Safety is always my number one concern. There is no school for ‘adventure and exploration’ so I had to learn as I went along. When I’m chasing tornadoes, I almost always travel in a group and we’re all looking out for each other. We use GPS mapping software to plot any escape routes and we’re always watching the latest radar and satellite imagery to try and predict what the storm will do next.

Of course when I’m climbing a volcano, the precautions are completely different. I’ve had to learn how to use different types of climbing equipment and rope techniques. I’ve had to learn about geology and volcanology, and knowing how close to get before you are in the extreme danger zone. Sometimes just getting to these volcanoes can be dangerous. Many are found in parts of the world gripped by civil war or other social unrest, and there have been times when I’ve needed armed escorts with machine guns in places like Ethiopia or the Congo.

You got married on the edge of a volcano. What was that day like?

One of the strangest of my life. Michelle and I travelled to the small island nation of Vanuatu in the South Pacific where there’s a volcano named Yasur that has been erupting every few minutes for more than 800 years. We climbed the side of the volcano in our wedding clothes; I had my tuxedo on and she was wearing a beautiful wedding dress. We were accompanied by local natives who were performing the ceremony. They were dressed in native garb including grass skirts, face paint and feathers in their hair.

At the summit we could look down into the crater and watch these dramatic explosions send shockwaves up the crater walls and throw glowing hot pieces of lava hundreds of yards through the air. As you can imagine, it was a brief ceremony. But every few minutes our vows would be punctuated by more explosions and clouds of ash billowing up into the sky. After the final “I do’s” were said, we popped a bottle of champagne and at that exact instant the volcano erupted one more time. It was beyond fantastic.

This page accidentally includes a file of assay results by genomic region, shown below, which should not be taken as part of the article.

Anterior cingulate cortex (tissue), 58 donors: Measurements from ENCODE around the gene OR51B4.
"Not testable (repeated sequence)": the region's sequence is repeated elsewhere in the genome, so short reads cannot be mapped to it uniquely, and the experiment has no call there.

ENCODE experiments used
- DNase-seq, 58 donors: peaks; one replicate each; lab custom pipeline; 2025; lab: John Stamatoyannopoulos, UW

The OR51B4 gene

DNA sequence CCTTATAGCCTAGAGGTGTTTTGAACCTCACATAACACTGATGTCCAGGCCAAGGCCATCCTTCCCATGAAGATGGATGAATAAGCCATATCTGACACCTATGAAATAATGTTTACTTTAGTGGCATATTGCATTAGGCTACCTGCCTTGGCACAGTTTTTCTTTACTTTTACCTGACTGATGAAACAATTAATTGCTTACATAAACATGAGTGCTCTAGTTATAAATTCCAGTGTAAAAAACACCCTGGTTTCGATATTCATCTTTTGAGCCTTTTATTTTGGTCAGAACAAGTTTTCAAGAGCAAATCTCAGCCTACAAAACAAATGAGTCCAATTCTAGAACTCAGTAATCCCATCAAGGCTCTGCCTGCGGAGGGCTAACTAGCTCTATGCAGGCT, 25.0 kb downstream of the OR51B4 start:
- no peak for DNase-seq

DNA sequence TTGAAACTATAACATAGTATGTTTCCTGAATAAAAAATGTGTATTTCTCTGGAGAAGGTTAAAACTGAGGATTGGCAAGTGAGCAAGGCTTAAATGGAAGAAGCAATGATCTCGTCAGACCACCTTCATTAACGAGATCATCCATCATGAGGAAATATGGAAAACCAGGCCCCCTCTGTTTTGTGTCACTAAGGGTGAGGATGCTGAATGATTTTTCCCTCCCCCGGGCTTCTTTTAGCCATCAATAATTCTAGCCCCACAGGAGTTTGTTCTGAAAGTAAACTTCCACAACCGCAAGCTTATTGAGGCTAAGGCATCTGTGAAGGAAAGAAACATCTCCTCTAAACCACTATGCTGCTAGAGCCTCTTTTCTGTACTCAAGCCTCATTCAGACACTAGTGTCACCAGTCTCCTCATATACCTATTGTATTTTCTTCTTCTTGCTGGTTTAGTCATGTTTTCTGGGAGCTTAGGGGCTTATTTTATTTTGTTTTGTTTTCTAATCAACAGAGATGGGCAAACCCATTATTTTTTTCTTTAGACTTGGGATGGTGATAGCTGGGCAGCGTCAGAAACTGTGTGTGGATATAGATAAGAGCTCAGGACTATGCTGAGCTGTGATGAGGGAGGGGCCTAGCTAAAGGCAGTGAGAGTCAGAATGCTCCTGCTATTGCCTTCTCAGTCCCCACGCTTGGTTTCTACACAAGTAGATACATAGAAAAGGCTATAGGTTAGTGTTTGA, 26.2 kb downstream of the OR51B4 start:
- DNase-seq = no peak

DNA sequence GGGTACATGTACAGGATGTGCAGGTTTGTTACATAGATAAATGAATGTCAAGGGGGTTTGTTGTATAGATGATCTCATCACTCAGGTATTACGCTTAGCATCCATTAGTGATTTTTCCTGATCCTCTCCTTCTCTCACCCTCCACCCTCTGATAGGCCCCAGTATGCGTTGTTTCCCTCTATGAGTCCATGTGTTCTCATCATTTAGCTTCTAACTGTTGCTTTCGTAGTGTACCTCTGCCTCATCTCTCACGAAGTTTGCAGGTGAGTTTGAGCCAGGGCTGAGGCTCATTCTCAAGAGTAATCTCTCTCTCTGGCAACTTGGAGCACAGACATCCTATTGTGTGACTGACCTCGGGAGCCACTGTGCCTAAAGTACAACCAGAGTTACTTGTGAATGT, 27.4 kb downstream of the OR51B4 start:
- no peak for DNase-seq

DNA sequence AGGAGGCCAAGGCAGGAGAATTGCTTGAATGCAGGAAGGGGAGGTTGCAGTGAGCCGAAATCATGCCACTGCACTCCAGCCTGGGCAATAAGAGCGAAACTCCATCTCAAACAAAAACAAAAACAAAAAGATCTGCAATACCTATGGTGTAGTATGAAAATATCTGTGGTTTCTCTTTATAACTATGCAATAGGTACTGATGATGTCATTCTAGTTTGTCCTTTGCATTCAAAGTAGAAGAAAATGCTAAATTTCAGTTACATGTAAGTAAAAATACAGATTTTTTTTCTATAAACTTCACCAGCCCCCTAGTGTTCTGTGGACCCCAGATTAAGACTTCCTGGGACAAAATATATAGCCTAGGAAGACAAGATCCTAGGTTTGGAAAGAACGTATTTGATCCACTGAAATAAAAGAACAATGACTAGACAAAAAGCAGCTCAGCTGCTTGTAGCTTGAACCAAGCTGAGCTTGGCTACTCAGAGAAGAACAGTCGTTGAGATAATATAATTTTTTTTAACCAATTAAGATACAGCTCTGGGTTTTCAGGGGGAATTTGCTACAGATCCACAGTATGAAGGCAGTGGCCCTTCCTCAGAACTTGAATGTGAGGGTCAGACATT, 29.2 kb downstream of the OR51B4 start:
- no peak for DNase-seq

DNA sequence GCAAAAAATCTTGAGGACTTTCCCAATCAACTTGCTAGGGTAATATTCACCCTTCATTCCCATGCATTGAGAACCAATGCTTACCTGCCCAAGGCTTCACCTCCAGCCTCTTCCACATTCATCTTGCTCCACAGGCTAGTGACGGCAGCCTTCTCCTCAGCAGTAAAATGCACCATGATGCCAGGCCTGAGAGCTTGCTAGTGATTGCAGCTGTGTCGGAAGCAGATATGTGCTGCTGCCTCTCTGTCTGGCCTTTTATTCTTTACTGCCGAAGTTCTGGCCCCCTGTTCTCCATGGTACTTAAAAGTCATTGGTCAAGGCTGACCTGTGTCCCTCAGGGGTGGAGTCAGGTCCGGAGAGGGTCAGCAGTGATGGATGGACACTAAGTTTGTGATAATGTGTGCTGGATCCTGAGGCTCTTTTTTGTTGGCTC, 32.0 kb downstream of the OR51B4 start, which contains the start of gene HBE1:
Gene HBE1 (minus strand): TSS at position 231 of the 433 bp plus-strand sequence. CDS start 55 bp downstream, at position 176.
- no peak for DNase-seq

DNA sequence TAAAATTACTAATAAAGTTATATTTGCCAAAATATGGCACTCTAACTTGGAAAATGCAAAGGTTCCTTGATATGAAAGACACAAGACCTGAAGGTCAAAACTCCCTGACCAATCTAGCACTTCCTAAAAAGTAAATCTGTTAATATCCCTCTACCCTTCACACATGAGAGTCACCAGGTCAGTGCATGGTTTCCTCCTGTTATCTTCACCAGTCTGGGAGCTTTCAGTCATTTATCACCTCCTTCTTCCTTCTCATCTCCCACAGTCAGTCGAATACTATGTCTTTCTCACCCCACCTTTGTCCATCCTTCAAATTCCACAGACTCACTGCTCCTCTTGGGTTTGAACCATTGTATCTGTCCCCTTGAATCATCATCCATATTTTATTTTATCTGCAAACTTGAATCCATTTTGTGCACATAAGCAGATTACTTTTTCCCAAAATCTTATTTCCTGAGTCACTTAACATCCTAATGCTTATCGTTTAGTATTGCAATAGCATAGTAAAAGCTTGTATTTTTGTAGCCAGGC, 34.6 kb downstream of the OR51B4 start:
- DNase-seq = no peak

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What places or phenomena are next on your list?

I have yet to document a typhoon in the Western Pacific. I really want to travel to Taiwan, Japan, or the Philippines and get right into the eye of one of the huge typhoons they have there. Another place on my list is Mount Erebus in Antarctica. It is the southernmost active volcano in the world and inside its crater is a bubbling lake of lava. I just need to figure out how to get there.

The global environment is a concern to all travellers. What is your view on what can be done?

The crisis is a symptom of what is actually a much, much bigger problem: global human overpopulation. There are just too many of us, consuming limited resources and not behaving in a sustainable way. The road ahead is a difficult one, and I’d hate to imagine what future generations will think of us knowing that we handed this world down to them knowing what we know now.

There is hope however. If we all can reduce our impact on this planet, perhaps small changes can combine so that we are not out-pacing our planet’s sustainability. Travel as efficiently as you can and be careful about what you eat. Avoid things like shark fin soup, and encourage others to do the same.

What advice would you give to travellers to get the most out of their holidays? 

I think many people would do themselves a big favour by getting off the beaten path, spending some time with the locals and just embrace the idea of getting lost for a while. It’s great when the trip goes perfectly smoothly. However, when your plans get turned upside down, these misadventures end up making stories you’ll be telling your friends for the rest of your life. Sometimes it’s a good idea to bow to the absurd and just see what happens.

Visit George Kourounis’s website at www.stormchaser.ca.

Photos: Charles Edwards, Ross Velton, Peter Rowe/George Kourounis.